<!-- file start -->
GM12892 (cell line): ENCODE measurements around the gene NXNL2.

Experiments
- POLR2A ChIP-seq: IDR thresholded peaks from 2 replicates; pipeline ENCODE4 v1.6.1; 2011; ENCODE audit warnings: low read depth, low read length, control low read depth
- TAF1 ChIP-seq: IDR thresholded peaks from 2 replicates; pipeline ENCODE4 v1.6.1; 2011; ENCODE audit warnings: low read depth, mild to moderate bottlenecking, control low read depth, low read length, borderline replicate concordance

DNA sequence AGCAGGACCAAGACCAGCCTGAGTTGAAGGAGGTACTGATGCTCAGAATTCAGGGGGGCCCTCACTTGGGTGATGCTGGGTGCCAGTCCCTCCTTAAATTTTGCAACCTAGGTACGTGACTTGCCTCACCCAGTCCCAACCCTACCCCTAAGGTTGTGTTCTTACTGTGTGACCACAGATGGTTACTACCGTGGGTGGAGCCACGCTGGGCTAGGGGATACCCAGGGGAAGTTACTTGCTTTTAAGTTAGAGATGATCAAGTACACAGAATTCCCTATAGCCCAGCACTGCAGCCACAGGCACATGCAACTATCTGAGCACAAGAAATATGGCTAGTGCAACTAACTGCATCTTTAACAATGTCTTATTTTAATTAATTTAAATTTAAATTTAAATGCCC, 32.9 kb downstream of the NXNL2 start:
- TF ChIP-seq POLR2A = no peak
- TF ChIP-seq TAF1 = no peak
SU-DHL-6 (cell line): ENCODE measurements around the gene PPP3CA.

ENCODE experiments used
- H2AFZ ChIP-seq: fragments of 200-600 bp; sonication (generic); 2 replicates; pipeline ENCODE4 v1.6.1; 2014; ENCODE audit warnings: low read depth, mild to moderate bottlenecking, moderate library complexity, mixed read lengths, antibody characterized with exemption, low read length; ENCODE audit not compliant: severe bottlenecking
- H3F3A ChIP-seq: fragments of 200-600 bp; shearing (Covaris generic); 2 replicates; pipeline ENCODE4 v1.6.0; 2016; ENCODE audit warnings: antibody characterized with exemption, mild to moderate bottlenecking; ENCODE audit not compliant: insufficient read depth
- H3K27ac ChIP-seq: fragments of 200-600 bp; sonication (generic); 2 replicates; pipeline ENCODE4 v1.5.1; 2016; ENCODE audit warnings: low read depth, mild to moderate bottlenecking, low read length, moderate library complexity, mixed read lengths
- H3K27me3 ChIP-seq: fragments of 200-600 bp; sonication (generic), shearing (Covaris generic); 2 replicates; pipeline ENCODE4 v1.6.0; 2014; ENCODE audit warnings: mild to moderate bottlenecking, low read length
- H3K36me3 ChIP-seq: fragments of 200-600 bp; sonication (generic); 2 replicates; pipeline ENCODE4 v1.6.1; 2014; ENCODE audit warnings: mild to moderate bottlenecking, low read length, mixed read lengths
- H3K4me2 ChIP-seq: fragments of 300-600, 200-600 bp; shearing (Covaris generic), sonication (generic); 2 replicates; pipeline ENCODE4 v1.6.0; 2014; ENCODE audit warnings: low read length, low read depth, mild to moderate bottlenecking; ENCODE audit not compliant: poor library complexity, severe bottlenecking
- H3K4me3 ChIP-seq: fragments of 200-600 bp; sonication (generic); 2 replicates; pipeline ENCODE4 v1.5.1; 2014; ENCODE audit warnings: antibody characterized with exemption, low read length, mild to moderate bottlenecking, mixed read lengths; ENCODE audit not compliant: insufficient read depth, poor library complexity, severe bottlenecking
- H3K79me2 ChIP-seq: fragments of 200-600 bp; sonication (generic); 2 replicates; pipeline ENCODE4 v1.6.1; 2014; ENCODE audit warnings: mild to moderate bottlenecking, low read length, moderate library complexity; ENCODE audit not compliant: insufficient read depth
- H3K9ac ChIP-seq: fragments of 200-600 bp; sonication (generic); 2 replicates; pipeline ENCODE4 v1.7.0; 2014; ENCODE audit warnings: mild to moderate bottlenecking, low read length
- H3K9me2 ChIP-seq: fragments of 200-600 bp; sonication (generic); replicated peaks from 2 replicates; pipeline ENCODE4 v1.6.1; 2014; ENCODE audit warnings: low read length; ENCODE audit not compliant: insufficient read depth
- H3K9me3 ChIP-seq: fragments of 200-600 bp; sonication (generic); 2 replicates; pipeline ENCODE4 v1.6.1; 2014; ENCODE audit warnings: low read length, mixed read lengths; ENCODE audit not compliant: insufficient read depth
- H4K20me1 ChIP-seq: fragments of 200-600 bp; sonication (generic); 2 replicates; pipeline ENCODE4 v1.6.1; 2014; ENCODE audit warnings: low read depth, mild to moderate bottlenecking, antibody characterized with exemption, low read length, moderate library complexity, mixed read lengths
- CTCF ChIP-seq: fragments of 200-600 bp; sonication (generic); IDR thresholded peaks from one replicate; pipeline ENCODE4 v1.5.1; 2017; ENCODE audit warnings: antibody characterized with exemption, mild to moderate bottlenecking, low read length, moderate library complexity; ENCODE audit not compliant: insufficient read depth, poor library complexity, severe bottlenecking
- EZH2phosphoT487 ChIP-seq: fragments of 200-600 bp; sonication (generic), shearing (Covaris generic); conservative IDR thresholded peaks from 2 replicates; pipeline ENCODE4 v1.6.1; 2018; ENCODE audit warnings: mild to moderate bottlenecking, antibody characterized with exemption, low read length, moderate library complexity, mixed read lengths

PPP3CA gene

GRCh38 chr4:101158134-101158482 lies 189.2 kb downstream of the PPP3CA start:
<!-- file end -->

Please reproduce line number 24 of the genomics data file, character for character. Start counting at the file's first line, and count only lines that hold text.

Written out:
PPP3CA gene